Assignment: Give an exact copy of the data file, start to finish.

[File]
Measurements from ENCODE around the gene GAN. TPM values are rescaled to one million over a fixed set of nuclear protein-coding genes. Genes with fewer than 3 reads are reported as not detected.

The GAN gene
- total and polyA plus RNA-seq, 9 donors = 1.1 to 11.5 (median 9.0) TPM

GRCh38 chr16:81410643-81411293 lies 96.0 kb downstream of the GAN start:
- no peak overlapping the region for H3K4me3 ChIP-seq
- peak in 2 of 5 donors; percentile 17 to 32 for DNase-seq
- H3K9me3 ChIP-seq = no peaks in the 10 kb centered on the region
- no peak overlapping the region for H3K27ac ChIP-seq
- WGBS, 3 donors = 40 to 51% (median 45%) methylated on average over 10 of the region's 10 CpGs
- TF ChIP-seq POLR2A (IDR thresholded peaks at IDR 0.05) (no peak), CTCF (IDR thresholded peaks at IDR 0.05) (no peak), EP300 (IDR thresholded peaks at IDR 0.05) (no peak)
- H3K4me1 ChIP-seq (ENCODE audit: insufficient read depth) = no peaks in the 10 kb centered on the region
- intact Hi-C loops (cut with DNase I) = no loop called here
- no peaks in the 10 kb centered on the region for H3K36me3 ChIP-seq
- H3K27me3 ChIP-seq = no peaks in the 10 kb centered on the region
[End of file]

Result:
Measurements from ENCODE around the gene GAN. TPM values are rescaled to one million over a fixed set of nuclear protein-coding genes. Genes with fewer than 3 reads are reported as not detected.

The GAN gene
- total and polyA plus RNA-seq, 9 donors = 1.1 to 11.5 (median 9.0) TPM

GRCh38 chr16:81410643-81411293 lies 96.0 kb downstream of the GAN start:
- no peak overlapping the region for H3K4me3 ChIP-seq
- peak in 2 of 5 donors; percentile 17 to 32 for DNase-seq
- H3K9me3 ChIP-seq = no peaks in the 10 kb centered on the region
- no peak overlapping the region for H3K27ac ChIP-seq
- WGBS, 3 donors = 40 to 51% (median 45%) methylated on average over 10 of the region's 10 CpGs
- TF ChIP-seq POLR2A (IDR thresholded peaks at IDR 0.05) (no peak), CTCF (IDR thresholded peaks at IDR 0.05) (no peak), EP300 (IDR thresholded peaks at IDR 0.05) (no peak)
- H3K4me1 ChIP-seq (ENCODE audit: insufficient read depth) = no peaks in the 10 kb centered on the region
- intact Hi-C loops (cut with DNase I) = no loop called here
- no peaks in the 10 kb centered on the region for H3K36me3 ChIP-seq
- H3K27me3 ChIP-seq = no peaks in the 10 kb centered on the region